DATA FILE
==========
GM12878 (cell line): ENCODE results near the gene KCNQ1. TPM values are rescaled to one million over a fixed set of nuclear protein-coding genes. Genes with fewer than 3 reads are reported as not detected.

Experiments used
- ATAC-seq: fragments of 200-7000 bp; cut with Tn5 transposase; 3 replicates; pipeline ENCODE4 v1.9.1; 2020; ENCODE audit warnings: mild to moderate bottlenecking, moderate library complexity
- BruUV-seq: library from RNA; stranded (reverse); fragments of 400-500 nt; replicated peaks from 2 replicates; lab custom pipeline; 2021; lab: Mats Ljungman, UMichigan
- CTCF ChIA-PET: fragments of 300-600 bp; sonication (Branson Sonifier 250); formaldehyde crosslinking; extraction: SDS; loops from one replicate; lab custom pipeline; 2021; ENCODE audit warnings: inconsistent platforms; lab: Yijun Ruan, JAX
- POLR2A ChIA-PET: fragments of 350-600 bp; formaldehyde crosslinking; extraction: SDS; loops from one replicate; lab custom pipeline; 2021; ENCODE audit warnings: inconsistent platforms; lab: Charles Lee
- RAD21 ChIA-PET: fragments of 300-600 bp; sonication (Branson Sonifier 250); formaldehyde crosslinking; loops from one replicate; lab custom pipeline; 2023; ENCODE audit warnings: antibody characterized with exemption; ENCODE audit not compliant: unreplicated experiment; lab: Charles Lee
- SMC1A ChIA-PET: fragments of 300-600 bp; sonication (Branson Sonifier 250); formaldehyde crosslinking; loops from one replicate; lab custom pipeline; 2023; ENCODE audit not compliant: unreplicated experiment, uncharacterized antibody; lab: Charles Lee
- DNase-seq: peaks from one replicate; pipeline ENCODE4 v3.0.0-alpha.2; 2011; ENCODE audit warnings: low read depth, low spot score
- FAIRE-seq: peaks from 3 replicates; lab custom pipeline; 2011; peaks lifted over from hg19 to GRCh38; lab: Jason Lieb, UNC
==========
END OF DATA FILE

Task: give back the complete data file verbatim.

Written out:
GM12878 (cell line): ENCODE results near the gene KCNQ1. TPM values are rescaled to one million over a fixed set of nuclear protein-coding genes. Genes with fewer than 3 reads are reported as not detected.

Experiments used
- ATAC-seq: fragments of 200-7000 bp; cut with Tn5 transposase; 3 replicates; pipeline ENCODE4 v1.9.1; 2020; ENCODE audit warnings: mild to moderate bottlenecking, moderate library complexity
- BruUV-seq: library from RNA; stranded (reverse); fragments of 400-500 nt; replicated peaks from 2 replicates; lab custom pipeline; 2021; lab: Mats Ljungman, UMichigan
- CTCF ChIA-PET: fragments of 300-600 bp; sonication (Branson Sonifier 250); formaldehyde crosslinking; extraction: SDS; loops from one replicate; lab custom pipeline; 2021; ENCODE audit warnings: inconsistent platforms; lab: Yijun Ruan, JAX
- POLR2A ChIA-PET: fragments of 350-600 bp; formaldehyde crosslinking; extraction: SDS; loops from one replicate; lab custom pipeline; 2021; ENCODE audit warnings: inconsistent platforms; lab: Charles Lee
- RAD21 ChIA-PET: fragments of 300-600 bp; sonication (Branson Sonifier 250); formaldehyde crosslinking; loops from one replicate; lab custom pipeline; 2023; ENCODE audit warnings: antibody characterized with exemption; ENCODE audit not compliant: unreplicated experiment; lab: Charles Lee
- SMC1A ChIA-PET: fragments of 300-600 bp; sonication (Branson Sonifier 250); formaldehyde crosslinking; loops from one replicate; lab custom pipeline; 2023; ENCODE audit not compliant: unreplicated experiment, uncharacterized antibody; lab: Charles Lee
- DNase-seq: peaks from one replicate; pipeline ENCODE4 v3.0.0-alpha.2; 2011; ENCODE audit warnings: low read depth, low spot score
- FAIRE-seq: peaks from 3 replicates; lab custom pipeline; 2011; peaks lifted over from hg19 to GRCh38; lab: Jason Lieb, UNC